Can Affordable Care Act Ruling Help the Defense Bar?
Max Mitchell, The Legal Intelligencer
July 2, 2015 | 0 Comments
A recent U.S. Supreme Court decision affirmed for the second time the constitutionality of the Affordable Care Act, but it also may have given the defense bar a little more of a bargaining chip when it comes to personal-injury cases.
With the Supreme Court’s decision in King v. Burwell, the court denied a second bid to overturn the controversial law, also known as Obamacare, which is aimed at getting health insurance coverage for all Americans. Although the Supreme Court’s most recent ruling turned on a very narrow issue dealing with how state insurance exchanges are set up, some observers said the decision could mark the end of legal challenges to the law.
So, with Obamacare arguably beginning to solidify as the law of the land, it has become increasingly likely that injured plaintiffs will have health insurance coverage. And defense attorneys have been taking advantage.
According to defense attorney Thomas Geroulo of Weber Gallagher Simpson Stapleton Fires & Newby, he and other defense attorneys have been increasingly negotiating with the ACA in mind, and the King ruling makes their ability to rely on the prospect of universal health care much stronger.
According to Geroulo, most of the medical care a plaintiff might be awarded is valued at the out-of-pocket costs to the plaintiff. The ACA, he said, will allow plaintiffs to get insurance at reduced rates, noting, as an example, that surgeries that may have been estimated at $50,000 for a plaintiff could now cost closer to $10,000 in out-of-pocket expenses.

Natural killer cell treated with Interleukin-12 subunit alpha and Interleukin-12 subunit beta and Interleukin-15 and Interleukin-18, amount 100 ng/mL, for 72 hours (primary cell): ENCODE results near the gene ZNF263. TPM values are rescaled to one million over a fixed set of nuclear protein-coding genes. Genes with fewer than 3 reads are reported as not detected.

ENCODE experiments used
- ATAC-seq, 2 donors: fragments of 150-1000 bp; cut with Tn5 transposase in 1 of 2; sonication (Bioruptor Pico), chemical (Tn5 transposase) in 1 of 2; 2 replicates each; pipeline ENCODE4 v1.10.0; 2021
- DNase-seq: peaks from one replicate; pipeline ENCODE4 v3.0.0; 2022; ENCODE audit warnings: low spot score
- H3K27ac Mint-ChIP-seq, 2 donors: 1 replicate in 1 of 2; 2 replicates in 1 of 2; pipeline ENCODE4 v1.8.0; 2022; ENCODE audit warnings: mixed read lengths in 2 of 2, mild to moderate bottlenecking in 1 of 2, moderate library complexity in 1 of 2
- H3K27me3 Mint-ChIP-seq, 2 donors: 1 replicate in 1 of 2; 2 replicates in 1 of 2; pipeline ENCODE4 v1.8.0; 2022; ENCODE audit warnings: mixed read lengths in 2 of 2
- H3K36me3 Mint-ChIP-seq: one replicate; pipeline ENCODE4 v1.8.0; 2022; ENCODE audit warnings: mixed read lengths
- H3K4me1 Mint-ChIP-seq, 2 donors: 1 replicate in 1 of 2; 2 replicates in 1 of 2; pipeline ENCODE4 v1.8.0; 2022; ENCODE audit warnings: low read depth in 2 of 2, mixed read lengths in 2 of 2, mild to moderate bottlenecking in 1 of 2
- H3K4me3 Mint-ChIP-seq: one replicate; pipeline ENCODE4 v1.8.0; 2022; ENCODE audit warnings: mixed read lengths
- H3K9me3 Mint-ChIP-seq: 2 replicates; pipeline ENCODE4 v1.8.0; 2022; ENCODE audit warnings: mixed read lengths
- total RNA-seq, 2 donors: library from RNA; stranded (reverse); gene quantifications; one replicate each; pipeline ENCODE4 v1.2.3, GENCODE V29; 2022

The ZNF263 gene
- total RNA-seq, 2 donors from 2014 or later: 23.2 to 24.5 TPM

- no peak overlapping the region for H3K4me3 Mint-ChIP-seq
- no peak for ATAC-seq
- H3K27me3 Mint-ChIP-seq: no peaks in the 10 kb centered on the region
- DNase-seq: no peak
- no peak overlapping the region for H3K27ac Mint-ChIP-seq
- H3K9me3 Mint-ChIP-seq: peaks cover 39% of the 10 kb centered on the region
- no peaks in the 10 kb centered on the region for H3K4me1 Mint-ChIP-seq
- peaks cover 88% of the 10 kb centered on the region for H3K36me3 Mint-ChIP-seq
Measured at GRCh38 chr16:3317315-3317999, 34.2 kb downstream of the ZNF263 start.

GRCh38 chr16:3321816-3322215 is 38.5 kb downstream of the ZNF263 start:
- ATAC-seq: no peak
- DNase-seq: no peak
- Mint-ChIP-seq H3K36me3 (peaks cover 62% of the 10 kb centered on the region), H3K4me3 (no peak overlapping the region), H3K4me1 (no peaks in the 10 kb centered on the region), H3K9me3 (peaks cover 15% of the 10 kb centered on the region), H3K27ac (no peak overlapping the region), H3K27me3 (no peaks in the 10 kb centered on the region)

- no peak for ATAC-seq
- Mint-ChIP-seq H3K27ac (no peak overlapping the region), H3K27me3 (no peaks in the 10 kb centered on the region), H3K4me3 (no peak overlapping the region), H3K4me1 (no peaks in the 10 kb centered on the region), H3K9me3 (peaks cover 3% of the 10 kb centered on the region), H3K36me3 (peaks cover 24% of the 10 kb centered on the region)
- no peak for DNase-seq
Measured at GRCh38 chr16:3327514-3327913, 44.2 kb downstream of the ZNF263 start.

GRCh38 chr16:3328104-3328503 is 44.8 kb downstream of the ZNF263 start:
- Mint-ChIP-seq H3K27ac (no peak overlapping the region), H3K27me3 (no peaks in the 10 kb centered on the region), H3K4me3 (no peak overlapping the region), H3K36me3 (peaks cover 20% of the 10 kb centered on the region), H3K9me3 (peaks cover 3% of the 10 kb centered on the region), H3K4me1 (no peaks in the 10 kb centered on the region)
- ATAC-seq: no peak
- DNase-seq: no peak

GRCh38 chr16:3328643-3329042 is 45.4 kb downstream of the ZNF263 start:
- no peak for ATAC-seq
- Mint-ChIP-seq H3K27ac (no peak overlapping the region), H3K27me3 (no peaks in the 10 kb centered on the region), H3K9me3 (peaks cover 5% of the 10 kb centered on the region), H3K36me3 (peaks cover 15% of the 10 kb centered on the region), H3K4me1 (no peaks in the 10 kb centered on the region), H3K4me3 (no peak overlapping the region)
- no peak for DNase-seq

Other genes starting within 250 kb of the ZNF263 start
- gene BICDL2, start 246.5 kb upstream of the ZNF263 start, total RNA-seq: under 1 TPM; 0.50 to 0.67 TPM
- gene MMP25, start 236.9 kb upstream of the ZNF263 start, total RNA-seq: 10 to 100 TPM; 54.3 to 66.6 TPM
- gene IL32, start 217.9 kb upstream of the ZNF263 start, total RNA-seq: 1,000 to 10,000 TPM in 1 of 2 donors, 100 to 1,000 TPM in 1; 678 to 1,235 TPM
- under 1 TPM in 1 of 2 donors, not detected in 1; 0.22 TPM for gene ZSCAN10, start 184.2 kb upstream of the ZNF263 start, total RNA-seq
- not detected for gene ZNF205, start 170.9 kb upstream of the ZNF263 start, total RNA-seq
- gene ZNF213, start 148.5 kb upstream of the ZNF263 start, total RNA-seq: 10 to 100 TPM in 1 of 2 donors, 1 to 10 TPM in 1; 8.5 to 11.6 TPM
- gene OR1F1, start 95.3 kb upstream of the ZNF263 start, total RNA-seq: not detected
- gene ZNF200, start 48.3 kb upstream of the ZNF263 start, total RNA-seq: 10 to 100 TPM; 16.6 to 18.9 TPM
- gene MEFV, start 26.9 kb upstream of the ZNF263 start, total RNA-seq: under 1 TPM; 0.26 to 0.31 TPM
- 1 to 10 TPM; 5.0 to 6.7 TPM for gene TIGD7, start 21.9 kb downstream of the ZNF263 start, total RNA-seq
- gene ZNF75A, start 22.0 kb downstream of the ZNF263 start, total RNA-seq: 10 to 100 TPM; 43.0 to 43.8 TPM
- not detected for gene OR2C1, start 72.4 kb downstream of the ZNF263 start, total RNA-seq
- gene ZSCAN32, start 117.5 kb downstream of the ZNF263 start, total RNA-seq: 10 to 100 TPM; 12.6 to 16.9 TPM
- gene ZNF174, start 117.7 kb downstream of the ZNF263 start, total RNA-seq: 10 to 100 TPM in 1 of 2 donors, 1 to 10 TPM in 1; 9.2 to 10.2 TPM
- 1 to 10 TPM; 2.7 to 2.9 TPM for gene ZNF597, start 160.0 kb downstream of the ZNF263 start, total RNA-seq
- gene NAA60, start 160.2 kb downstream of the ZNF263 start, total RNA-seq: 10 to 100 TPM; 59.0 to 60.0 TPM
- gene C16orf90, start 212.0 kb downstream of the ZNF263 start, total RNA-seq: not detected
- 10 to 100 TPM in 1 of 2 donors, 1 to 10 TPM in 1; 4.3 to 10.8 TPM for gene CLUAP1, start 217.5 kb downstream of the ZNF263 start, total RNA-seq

“It dramatically undercuts their claims,” Geroulo said.
While attorneys agreed that this argument has not been every effective in the courts so far because of the collateral-source rule, which prohibits defendants from introducing evidence about a plaintiff’s potential collateral source of money, Geroulo said the recent affirmation of the ACA could change that.
“A defendant cannot take advantage of the fortuitous collateral source,” Geroulo said. “We argue that the ACA makes that concept obsolete. Nobody is lucky to have insurance anymore. They have to go out and get it.”
However, plaintiffs attorney John Gismondi said he doesn’t see the argument gaining much traction in the long term. Absent some legislative action, courts will likely stick to the long-standing collateral-source rule prohibition, Gismondi said.
“I think judges are going to err on the side of caution,” Gismondi said, noting that judges will likely keep in mind that, regardless of what happens with the ACA, plaintiffs can never go back to retry their cases. “Judges will say, ‘Hey. Wait a minute. Why are we going to do a favor for the wrongdoer?’ Plaintiffs will win all jump balls and close calls.”